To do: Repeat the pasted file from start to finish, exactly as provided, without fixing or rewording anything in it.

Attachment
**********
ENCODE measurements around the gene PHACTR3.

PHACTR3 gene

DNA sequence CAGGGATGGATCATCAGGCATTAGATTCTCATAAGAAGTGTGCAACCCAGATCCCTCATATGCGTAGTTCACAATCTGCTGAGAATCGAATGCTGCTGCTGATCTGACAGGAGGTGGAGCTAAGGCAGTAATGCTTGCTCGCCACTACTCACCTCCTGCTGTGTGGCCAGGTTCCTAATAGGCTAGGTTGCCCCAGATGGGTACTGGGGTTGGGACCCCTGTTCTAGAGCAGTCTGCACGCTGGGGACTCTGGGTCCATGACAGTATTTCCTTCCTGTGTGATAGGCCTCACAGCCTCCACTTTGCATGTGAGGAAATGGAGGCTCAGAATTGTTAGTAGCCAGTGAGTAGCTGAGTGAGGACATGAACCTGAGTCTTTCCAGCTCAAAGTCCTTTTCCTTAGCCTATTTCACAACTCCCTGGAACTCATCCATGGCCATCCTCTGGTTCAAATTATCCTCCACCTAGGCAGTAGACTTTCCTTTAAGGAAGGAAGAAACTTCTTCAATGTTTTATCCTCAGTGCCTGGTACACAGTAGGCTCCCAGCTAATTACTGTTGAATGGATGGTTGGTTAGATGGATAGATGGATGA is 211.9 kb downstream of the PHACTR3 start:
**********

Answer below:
ENCODE measurements around the gene PHACTR3.

PHACTR3 gene

DNA sequence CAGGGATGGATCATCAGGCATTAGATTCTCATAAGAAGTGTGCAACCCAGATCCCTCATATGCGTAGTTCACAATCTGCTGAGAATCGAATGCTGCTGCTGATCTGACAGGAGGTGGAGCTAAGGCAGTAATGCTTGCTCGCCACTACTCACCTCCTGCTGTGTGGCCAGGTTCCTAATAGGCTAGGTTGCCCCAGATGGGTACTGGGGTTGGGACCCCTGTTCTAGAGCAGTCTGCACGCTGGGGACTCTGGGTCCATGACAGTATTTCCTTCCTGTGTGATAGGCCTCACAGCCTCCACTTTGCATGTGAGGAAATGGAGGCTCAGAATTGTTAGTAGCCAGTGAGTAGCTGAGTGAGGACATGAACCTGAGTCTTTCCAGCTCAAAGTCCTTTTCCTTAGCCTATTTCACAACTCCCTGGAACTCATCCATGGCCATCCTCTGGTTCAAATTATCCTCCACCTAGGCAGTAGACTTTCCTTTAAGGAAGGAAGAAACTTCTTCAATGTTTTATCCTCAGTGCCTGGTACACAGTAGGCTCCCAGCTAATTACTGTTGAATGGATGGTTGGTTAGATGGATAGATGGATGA is 211.9 kb downstream of the PHACTR3 start: